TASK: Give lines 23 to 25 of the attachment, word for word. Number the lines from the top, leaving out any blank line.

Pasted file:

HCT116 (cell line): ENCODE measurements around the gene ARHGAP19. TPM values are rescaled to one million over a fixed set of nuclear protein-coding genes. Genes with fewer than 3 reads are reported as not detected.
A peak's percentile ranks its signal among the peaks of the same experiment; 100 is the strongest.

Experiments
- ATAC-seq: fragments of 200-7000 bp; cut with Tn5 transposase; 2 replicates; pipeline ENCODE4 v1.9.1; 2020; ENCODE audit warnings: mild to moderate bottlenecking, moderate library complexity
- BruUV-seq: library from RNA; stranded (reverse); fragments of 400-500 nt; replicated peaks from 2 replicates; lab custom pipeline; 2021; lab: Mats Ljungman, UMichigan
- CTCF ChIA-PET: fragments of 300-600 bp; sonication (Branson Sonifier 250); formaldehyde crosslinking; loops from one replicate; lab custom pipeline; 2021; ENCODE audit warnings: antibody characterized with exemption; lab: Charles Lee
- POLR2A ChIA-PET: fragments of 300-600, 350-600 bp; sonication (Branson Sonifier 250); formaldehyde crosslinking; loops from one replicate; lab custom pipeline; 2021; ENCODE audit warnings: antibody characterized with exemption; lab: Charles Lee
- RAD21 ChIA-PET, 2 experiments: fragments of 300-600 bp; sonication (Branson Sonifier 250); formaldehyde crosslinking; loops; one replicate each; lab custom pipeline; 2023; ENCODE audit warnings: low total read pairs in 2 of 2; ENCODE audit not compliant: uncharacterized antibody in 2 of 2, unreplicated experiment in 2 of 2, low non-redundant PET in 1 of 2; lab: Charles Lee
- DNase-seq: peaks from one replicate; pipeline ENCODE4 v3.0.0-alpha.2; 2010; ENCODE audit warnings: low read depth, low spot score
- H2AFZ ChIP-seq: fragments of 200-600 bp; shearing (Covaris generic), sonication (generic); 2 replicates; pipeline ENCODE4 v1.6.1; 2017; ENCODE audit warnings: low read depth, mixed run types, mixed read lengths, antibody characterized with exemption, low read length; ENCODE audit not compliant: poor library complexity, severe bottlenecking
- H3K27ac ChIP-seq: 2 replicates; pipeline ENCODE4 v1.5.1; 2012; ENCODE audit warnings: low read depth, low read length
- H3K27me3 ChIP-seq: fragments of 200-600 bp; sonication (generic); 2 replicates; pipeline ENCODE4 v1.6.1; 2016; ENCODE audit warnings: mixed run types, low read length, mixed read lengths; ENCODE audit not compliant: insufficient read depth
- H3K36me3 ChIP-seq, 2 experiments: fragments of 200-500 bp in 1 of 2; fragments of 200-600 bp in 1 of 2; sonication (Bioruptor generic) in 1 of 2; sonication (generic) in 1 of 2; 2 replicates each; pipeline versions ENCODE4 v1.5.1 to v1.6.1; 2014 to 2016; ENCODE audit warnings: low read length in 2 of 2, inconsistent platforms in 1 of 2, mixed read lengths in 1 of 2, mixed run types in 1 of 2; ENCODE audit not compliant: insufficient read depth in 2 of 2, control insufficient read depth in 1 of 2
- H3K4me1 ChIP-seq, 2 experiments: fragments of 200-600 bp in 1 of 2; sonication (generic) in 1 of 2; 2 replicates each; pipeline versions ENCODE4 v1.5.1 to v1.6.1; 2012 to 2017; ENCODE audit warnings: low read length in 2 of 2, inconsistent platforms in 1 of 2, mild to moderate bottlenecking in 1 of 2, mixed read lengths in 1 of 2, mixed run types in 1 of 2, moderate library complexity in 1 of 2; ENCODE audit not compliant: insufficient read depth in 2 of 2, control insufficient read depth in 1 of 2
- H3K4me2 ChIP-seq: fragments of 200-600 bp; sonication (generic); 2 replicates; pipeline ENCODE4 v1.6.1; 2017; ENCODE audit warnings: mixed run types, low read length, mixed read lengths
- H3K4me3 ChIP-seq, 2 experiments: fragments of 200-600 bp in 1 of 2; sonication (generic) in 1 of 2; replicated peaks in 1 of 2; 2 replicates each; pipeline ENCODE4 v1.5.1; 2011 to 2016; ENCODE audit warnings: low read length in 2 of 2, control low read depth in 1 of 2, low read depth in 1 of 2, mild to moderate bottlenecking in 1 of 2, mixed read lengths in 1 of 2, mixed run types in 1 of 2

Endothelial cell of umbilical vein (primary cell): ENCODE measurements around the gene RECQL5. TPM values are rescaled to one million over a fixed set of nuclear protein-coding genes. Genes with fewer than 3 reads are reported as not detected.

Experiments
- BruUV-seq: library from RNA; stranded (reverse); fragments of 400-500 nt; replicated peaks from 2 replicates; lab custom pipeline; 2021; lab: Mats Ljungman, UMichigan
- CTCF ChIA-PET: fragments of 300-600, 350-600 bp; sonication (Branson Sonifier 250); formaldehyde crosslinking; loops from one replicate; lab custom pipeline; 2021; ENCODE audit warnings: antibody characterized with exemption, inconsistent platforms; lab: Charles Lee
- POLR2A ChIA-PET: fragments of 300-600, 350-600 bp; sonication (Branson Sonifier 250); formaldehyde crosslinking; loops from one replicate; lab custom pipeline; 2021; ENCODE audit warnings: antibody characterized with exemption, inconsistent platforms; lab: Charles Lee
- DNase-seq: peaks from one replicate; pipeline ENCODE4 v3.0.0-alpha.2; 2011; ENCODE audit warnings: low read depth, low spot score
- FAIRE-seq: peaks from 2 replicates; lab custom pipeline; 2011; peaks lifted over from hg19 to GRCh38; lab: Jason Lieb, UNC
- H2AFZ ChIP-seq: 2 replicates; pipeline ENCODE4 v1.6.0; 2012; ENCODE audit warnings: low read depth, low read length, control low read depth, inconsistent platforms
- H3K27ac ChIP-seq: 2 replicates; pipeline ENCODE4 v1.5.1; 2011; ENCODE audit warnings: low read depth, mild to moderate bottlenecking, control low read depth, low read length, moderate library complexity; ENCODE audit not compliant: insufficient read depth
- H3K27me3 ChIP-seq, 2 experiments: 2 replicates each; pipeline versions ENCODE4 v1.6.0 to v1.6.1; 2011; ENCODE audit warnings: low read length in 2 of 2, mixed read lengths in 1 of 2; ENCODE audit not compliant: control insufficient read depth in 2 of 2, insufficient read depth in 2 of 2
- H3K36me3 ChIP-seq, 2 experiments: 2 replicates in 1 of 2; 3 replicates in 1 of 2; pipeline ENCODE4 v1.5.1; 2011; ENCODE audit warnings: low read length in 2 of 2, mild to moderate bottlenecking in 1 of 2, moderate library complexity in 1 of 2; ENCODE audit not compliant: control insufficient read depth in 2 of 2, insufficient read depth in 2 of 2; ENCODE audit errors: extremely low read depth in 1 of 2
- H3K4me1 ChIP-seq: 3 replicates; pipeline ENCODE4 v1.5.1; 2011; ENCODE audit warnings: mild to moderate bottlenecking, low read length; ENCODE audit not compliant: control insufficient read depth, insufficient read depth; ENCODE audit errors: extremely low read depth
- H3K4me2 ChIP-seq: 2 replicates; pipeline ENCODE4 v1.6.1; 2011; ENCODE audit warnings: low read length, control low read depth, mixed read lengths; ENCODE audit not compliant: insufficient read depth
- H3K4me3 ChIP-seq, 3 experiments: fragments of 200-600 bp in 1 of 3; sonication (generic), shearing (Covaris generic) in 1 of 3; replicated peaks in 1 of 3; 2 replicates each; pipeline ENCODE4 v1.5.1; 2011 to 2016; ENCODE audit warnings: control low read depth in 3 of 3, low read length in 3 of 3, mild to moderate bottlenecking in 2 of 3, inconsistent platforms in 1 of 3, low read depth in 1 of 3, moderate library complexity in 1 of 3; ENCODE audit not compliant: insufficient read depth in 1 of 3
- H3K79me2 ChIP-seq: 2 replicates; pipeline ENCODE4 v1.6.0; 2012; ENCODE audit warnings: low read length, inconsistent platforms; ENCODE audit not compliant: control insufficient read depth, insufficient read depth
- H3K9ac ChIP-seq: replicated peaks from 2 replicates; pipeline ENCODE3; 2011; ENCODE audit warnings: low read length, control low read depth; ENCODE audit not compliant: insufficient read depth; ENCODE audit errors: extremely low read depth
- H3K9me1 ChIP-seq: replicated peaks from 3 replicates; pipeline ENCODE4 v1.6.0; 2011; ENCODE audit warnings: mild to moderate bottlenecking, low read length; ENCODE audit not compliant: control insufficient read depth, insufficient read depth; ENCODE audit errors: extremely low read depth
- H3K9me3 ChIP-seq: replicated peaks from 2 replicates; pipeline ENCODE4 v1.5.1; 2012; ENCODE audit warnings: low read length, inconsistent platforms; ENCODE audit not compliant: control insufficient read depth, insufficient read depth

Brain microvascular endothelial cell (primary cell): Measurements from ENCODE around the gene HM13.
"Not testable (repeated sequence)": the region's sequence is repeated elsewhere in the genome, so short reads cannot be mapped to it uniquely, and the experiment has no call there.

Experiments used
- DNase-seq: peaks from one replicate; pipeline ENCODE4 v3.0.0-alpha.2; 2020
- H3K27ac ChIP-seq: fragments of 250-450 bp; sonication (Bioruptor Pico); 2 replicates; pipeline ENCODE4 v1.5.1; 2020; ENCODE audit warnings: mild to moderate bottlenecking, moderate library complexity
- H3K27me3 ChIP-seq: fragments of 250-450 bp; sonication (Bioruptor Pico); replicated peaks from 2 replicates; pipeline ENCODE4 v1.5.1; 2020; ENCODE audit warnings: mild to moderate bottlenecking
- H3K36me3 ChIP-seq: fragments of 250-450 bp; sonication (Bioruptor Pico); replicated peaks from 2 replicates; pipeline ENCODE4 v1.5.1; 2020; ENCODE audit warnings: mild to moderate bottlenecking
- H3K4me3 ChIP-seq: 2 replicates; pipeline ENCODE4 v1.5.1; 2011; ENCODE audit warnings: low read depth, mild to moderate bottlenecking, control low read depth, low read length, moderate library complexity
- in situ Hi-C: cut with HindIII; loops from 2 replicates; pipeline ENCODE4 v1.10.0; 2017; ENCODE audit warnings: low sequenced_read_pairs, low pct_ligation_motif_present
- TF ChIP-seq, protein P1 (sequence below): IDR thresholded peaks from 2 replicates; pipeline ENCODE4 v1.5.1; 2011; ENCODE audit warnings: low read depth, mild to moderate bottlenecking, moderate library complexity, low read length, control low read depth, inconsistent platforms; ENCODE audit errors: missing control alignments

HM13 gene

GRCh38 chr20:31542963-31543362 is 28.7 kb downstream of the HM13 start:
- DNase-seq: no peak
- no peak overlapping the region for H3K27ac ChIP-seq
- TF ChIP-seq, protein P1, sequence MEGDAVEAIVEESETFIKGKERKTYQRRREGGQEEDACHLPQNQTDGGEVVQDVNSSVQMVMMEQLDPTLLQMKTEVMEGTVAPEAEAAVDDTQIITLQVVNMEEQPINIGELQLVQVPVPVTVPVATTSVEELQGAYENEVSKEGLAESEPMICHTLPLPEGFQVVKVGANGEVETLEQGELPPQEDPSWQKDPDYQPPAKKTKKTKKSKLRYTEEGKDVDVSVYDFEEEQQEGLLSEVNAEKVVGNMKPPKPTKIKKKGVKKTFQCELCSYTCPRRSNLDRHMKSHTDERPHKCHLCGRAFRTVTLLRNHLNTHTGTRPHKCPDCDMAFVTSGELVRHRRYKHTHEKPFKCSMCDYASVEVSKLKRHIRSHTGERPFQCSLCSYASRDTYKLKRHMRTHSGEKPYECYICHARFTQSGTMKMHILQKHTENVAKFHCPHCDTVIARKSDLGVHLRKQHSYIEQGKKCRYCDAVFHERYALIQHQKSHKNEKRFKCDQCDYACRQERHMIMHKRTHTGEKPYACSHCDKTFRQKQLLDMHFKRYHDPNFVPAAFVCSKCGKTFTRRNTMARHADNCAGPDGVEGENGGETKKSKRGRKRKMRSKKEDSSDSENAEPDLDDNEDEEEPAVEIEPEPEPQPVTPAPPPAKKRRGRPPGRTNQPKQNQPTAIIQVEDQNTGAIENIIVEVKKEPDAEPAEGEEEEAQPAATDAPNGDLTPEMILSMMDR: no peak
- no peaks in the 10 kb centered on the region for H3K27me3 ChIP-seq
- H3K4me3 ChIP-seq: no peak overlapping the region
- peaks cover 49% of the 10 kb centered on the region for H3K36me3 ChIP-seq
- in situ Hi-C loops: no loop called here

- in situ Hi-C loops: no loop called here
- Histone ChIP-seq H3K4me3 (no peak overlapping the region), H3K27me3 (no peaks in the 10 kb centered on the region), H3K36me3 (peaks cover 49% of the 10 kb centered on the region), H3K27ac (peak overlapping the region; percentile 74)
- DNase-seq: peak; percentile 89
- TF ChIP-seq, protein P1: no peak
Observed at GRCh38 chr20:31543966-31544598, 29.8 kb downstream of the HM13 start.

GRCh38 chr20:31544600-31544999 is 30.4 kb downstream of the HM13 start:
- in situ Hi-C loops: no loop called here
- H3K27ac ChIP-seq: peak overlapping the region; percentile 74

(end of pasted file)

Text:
- FAIRE-seq: peaks from 2 replicates; lab custom pipeline; 2011; peaks lifted over from hg19 to GRCh38; lab: Jason Lieb, UNC
- H2AFZ ChIP-seq: 2 replicates; pipeline ENCODE4 v1.6.0; 2012; ENCODE audit warnings: low read depth, low read length, control low read depth, inconsistent platforms
- H3K27ac ChIP-seq: 2 replicates; pipeline ENCODE4 v1.5.1; 2011; ENCODE audit warnings: low read depth, mild to moderate bottlenecking, control low read depth, low read length, moderate library complexity; ENCODE audit not compliant: insufficient read depth